Attitudes des catholiques et de l'épiscopat devant les problèmes posés par l'organisation de leur presse à Bruxelles (1831-1843).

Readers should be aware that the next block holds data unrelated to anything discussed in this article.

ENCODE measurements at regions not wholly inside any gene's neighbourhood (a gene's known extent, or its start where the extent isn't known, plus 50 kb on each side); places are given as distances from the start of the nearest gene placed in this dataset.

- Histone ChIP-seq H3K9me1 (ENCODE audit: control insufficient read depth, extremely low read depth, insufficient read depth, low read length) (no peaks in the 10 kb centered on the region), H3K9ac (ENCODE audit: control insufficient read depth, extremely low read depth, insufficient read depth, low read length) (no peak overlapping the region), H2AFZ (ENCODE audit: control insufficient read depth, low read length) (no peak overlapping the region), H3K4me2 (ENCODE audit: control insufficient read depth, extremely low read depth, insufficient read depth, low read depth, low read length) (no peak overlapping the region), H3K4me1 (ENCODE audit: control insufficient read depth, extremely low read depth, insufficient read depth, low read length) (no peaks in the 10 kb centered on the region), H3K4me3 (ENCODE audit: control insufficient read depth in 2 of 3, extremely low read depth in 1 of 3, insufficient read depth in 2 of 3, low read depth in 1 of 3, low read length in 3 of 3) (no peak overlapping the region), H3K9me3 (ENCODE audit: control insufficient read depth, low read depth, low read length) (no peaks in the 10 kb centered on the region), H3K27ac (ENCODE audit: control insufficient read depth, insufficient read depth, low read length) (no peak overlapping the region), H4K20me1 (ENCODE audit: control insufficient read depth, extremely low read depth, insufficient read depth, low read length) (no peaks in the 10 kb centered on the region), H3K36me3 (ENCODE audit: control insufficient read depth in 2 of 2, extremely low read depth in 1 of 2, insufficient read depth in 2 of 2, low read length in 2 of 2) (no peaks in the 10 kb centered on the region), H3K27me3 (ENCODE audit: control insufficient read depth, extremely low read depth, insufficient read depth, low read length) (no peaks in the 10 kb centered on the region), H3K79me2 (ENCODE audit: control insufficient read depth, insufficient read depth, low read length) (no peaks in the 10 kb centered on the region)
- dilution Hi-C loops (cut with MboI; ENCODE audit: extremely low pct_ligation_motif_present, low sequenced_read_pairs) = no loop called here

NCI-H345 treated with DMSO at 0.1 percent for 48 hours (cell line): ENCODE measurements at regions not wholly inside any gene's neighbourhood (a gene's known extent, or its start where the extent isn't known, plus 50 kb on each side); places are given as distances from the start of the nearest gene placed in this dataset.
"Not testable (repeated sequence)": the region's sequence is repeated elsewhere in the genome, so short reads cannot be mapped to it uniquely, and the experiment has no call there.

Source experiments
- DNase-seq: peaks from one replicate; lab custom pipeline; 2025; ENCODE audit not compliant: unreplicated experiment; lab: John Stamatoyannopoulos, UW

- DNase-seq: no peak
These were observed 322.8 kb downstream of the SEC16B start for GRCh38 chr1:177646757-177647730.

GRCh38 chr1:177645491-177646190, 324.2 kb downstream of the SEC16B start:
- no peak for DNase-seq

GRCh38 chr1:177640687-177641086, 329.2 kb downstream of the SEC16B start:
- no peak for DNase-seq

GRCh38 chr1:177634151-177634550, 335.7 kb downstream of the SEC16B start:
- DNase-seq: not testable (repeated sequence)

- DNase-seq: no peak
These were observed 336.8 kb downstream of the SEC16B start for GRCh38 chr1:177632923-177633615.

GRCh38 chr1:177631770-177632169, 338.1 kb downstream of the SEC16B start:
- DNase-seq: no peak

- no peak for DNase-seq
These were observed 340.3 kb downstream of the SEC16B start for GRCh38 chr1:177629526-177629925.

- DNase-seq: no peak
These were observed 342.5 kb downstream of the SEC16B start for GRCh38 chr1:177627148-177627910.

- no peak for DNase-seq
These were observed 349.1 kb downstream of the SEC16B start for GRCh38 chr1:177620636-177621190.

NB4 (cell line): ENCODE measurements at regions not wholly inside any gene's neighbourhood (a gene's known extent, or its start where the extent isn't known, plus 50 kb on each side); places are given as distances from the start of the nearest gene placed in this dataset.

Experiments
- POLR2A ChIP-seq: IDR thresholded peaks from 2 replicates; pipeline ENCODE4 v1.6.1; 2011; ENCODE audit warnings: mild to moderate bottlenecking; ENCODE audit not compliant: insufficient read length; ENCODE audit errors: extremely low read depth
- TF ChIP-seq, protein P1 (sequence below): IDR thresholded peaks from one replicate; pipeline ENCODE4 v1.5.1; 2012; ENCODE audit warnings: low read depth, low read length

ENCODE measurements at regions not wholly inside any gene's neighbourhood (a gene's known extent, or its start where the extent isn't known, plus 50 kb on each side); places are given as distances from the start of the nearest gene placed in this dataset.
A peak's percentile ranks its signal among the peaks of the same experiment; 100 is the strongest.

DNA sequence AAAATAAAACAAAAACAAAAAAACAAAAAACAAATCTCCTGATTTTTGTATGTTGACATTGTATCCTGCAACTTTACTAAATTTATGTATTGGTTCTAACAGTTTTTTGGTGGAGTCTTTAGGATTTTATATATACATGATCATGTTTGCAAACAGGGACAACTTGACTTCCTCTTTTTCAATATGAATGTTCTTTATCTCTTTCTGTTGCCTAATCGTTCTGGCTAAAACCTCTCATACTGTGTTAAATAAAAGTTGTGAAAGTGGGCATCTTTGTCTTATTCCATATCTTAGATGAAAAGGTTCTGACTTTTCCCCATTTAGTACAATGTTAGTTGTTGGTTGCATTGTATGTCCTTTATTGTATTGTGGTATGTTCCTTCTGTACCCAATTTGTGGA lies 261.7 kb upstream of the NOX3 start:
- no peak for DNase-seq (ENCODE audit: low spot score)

The Belgian Catholics, Their Bishops And The Establishment Of A Catholic Press In Brussels (1831-1843): The triumph of the belgian revolution in 1830 was followed by a strong development of the liberal (i.e. anticlerical) press. The catholic newspapers were few, weak and had to struggle to survive. This appears more clearly than elsewhere in the capital, Brussels : the one important catholic paper L'Union, disappeared in 1838 and no strictly catholic press organ survived. The catholic laity felt this situation to be nothing short of a political disaster, but when they went for help to the bishops, they found that these, especially the primate of Belgium, archbishop Sterckx of Malines, wanted to stay aloof from catholic journalism. The idea was that a catholic press would interfere with the liberty of action of the episcopate. Sterckx took the same position when in 1841 Dieudonné Stas started the Journal de Bruxelles : the archbishop refused to help develop a new catholic press ! But this was not the view of all the bishops : Mgr. Van Bommel, from Liège, took the opposite stand and he had from 1840 his own newspaper La Gazette de Liège. What he wanted was stricly a paper of his own. Indeed there was a catholic paper in Liège, Le Courrier de la Meuse, published by the above mentionned Stas, but the bishop and that journalist held different views. This brought Van Bommel to publish La Gazette de Liège and drove Stas away from Liège to Brussels. Actually Stas was thinking farther ahead : he wanted a general coordi- nation of all the catholic papers. According to this, the Journal de Bruxelles was supposed to be the leading catholic newspaper of the whole country, giving guidance in the political and religious field to the provincial and local newspapers. Many bishops supported that plan. Sterckx was adamant in his opposition. At last, he agreed to give Stas some money, but refused to recognize the Journal de Bruxelles as an authorized catholic paper. The most he was ready to do, was to denounce the "bad newspapers" as a danger to the faith of the catholics.